The issue at hand is that religious people do their wrong doings BECAUSE they are religious not just in the name of the religion. You really can't say that people who did 9/11 had lack of faith, can you? It is exactly that faith that led them to commit such terrorist acts.

Church is trying to hide the atrocities in its own ranks when they are revealed. It seems that Roman Catholic Church is leading the perversion of "No child left behind" into "No child's behind left".

So yes faith based initiatives are dangerous.

Yes you do throw reason and logic out of the window, if you wouldn't you would have figured out that allpresent, allknowing, allgood God can't exist when we observe the facts around us.

We can also easily observe that our universe is way older then 6000 years as claimed in the Bible. We also know that our planet is not flat as claimed in the Bible. Yet no rational can drive you away from showing how false the Bible is?

See this is faith, discarding evidence because it contradicts what you've been conditioned to believe. If facts don't fit your book, to bad for the facts mentality.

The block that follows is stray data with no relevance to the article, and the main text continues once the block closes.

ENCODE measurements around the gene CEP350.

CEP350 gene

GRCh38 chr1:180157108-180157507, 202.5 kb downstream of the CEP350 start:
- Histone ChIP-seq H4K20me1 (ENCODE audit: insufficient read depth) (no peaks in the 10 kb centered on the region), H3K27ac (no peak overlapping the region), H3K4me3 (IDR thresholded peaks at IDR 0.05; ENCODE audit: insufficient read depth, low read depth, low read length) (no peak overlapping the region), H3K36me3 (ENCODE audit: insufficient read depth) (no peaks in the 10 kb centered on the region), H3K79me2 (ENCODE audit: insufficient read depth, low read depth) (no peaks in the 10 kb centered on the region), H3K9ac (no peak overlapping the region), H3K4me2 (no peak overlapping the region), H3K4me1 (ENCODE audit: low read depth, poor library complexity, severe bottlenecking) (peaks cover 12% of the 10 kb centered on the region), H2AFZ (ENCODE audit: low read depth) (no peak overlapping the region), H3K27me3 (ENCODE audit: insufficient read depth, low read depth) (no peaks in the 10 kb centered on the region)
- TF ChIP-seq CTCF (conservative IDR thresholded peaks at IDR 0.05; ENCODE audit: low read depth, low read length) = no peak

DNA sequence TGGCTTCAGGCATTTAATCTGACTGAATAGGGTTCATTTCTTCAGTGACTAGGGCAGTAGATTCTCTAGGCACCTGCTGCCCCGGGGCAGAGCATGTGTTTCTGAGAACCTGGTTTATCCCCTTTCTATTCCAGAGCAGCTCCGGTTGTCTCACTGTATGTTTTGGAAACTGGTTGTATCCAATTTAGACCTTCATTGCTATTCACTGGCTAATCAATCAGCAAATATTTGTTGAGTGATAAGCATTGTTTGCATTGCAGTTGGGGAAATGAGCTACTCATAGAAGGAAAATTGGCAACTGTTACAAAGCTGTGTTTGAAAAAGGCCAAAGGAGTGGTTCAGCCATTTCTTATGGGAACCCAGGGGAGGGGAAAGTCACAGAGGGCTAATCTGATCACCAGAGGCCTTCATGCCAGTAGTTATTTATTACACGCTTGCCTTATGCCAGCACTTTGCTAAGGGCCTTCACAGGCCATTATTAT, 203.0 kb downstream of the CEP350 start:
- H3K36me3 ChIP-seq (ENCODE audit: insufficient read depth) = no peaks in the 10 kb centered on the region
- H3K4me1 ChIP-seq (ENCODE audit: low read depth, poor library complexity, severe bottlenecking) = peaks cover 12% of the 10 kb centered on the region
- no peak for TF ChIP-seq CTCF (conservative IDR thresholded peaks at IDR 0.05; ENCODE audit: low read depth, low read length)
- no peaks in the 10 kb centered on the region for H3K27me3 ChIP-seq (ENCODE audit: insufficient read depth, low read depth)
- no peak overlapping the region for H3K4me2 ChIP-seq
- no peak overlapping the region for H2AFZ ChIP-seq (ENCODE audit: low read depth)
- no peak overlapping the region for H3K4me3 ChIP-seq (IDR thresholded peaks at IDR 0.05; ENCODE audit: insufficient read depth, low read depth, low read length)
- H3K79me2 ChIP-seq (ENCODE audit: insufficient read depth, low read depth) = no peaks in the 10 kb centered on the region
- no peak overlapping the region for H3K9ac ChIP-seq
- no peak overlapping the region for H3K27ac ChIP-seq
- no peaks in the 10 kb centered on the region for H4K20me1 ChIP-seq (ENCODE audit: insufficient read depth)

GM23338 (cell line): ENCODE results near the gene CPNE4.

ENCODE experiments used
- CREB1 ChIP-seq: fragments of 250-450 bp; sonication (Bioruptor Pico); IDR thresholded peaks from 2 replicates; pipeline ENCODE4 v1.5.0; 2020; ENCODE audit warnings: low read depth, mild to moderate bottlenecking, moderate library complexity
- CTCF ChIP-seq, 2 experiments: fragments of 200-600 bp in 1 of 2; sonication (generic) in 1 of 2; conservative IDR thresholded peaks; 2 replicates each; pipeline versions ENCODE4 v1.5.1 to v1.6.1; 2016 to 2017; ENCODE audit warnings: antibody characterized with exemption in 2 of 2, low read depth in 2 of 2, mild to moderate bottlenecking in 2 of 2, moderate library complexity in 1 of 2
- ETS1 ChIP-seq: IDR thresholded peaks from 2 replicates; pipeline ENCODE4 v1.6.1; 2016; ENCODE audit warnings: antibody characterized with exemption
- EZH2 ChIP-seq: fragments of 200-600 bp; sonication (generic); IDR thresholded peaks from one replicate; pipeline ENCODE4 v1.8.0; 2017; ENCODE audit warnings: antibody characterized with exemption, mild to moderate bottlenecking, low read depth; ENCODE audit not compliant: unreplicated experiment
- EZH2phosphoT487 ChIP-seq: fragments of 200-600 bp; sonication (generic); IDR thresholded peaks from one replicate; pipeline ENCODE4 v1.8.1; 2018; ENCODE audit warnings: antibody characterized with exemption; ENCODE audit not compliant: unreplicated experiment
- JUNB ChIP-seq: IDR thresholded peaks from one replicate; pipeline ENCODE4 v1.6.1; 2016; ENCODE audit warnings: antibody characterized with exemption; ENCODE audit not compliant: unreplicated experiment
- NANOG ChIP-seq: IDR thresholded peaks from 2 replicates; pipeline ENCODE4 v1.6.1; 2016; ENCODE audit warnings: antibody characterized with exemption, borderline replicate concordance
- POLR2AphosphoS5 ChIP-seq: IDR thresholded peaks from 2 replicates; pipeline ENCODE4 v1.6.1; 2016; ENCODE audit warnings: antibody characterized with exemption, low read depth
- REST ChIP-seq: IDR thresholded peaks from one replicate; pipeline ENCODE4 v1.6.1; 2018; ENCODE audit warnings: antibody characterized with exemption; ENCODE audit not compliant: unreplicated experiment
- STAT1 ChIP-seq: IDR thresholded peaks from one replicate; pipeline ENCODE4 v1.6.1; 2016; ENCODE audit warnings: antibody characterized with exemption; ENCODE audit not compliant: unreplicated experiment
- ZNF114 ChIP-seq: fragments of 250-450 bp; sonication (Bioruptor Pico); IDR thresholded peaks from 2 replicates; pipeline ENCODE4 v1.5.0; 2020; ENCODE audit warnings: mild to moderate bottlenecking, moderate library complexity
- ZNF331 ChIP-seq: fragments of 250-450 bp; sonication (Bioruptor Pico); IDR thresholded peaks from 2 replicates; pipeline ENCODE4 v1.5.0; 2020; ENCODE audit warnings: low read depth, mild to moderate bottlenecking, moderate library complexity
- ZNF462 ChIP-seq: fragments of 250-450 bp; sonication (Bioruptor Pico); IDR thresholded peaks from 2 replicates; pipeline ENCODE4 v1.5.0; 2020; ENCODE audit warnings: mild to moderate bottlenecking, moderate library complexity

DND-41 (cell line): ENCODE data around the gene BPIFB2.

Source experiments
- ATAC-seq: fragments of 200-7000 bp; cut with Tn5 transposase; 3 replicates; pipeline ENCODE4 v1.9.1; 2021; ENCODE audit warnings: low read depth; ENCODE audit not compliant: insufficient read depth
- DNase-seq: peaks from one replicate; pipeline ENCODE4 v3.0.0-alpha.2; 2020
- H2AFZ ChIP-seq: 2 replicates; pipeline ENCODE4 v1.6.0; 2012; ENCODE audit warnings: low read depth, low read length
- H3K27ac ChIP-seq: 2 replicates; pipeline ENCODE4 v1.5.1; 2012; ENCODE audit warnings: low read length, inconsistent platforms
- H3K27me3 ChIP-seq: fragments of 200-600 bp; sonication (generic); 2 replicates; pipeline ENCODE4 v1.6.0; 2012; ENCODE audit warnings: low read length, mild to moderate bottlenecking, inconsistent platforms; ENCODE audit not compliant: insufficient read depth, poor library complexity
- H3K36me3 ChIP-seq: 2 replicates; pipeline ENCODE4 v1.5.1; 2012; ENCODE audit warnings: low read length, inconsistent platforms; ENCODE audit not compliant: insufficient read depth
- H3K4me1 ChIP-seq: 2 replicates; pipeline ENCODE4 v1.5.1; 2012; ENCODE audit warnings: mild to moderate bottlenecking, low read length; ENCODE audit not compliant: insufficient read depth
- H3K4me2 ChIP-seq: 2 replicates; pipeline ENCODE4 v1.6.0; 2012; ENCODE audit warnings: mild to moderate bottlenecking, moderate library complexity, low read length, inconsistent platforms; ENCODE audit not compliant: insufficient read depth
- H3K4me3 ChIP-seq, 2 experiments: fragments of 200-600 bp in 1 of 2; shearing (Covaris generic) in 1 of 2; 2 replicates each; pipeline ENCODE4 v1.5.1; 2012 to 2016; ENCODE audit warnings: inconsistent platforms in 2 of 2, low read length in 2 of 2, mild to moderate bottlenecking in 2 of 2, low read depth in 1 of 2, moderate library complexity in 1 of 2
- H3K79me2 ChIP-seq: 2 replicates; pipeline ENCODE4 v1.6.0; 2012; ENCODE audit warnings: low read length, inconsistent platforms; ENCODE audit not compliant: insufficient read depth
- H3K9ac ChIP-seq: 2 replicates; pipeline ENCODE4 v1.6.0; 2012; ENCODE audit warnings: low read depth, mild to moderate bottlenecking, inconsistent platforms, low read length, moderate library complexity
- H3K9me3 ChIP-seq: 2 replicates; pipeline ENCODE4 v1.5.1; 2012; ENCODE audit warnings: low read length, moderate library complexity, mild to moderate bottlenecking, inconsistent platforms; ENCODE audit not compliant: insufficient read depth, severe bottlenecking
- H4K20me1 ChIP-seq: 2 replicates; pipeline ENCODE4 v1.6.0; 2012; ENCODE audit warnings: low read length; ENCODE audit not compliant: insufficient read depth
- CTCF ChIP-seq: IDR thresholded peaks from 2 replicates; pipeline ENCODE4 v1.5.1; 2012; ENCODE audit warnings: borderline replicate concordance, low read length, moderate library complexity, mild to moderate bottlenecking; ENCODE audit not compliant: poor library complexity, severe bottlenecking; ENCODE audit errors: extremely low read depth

I just have something to ask you... when you guys (religious people) are done killing each other and your rapture comes, can the rest of us have our planet back? We would appreciate if you guys wouldn't destroy it in the process as we kinda cherish this life we have and know it is only one we have. Thanks!

One more thing on the rational: Can you provide ANY positive evidence of existence of your God?


D.J. said...
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D.J. said...


Per Hitler and Mussolini - evidence of their faith? The use of religious propaganda does not a Christian make. As for Stalin - are you really attempting to argue that RELIGION was responsible for Stalin's atrocities? If you are, you've got a lot of explaining to do.